Steve Carell. Julianne Moore. Ryan Gosling. Emma Stone. Marisa Tomei. Kevin Bacon. What could go wrong with such a stellar cast? Indeed, in less capable hands, Crazy, Stupid, Love. might not be as good as it is.
Crazy, Stupid, Love. is an ensemble romantic comedy about a handful of interconnected relationships, trysts, and crushes, including Cal and Emily Weaver’s (Steve Carell and Julianne Moore) brink-of-divorce marriage. Per the title, love sometimes blossoms in unexpected and crazy ways, causes folks to do crazy and stupid things, and, when it’s real, is worth fighting for – no matter how crazy or stupid the means of (re)winning one’s beloved.
Sound endearingly quirky? I think that’s the point; and, for the most part, CSL wins the audience’s heart with its clever plot, lovely (and sometimes riotous) wit, and earnest performances. However, one of its subplots is borderline creepy and, despite efforts to the contrary, the script borders on cliché at times.
The plot of CSL is refreshingly unique for the most part. Occasionally, it even lightheartedly and effectively pokes fun at typical rom-coms. Case in point, Cal ironically exclaims, “what a cliché,” as it starts to rain right after a climactic clash with Emily. On the other hand, CSL‘s script occasionally veers toward genuinely unoriginal via subtly superfluous exposition and canned dialogue. (For instance, how many times have I heard half of a couple in a rom-com say something to the effect of “When did we stop being us?”) Beyond that, while the comedic resolution redeems it (for the most part), the babysitter’s crush on Cal is somewhat unsettling.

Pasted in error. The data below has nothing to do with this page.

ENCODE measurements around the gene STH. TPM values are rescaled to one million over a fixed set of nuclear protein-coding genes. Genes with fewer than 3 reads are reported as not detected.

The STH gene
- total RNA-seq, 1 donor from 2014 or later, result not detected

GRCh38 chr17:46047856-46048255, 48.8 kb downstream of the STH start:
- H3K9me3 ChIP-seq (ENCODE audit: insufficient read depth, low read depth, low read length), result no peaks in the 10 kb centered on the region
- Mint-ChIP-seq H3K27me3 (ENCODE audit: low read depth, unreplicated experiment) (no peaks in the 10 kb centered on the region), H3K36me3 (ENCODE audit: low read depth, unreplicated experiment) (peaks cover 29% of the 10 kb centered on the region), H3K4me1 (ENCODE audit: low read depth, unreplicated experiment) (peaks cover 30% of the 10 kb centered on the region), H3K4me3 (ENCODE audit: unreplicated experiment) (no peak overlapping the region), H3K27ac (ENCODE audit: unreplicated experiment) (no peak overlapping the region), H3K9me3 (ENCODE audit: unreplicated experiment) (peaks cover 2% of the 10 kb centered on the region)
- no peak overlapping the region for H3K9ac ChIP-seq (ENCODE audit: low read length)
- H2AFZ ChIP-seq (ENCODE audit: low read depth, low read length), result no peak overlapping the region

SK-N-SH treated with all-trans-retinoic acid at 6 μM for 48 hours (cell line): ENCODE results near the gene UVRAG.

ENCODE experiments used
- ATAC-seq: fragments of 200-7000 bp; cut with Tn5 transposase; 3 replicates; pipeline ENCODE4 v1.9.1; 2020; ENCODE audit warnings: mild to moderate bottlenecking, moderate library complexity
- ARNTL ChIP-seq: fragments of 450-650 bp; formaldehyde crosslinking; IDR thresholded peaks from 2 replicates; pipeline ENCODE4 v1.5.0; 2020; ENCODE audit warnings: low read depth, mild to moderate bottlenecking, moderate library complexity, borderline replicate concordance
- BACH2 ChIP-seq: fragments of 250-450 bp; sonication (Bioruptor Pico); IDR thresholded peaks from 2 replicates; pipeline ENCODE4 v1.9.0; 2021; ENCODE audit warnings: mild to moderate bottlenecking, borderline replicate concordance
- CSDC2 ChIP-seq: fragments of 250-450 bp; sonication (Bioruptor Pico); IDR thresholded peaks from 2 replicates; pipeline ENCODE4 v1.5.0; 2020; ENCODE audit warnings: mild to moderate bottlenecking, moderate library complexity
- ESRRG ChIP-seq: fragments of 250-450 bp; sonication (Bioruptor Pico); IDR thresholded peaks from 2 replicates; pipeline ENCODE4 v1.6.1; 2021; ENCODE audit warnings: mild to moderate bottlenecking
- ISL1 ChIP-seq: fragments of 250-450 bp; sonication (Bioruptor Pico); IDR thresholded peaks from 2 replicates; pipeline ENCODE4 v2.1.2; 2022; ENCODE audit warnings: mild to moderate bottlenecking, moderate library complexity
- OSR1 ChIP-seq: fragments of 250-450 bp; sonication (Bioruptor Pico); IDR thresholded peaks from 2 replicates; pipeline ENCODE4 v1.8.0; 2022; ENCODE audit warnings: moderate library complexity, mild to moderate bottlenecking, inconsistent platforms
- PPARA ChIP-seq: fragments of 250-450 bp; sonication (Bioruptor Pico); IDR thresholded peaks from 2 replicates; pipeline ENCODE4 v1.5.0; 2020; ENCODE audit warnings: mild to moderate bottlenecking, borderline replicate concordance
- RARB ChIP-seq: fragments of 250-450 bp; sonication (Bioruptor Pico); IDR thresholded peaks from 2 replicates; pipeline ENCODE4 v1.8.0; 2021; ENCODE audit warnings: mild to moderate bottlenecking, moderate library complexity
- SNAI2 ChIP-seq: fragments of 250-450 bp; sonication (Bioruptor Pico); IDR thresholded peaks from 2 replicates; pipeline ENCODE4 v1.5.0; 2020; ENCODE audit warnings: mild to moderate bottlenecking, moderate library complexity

Nevertheless, CSL is often hilarious and ultimately heartwarming, largely due to excellent performances from the fantastic ensemble. You cannot help but root for Steve Carell’s amusingly awkward (at first) and touchingly vulnerable “cuckold.” As usual, Julianne Moore is a captivating natural, gravitating effortlessly between comedic and poignant and landing at the right place along the spectrum between the two at the right moments. Emma Stone (Cal’s oldest daughter Hannah) is fabulously one-of-a-kind, as is Ryan Gosling (her reformed playboy boyfriend Jacob), despite his leading man good looks and je ne sais quoi. (In terms of looks and talent, Gosling is Gen Y’s Brad Pitt – I called it.) The cast is rounded out by both standout and seamless performances from Jonah Bobo (Cal and Emily’s precocious son Robbie), Marisa Tomei (Robbie’s teacher Kate), Kevin Bacon (Emily’s co-worker David Lindhagen), Analeigh Tipton (Jessica, the babysitter), and Beth Littleford and John Carroll Lynch (Jessica’s parents).
In their capable hands, the age-old subject of love is crazy, stupid, sweet, offbeat fun (for the most part), which makes Crazy, Stupid, Love. well worth watching.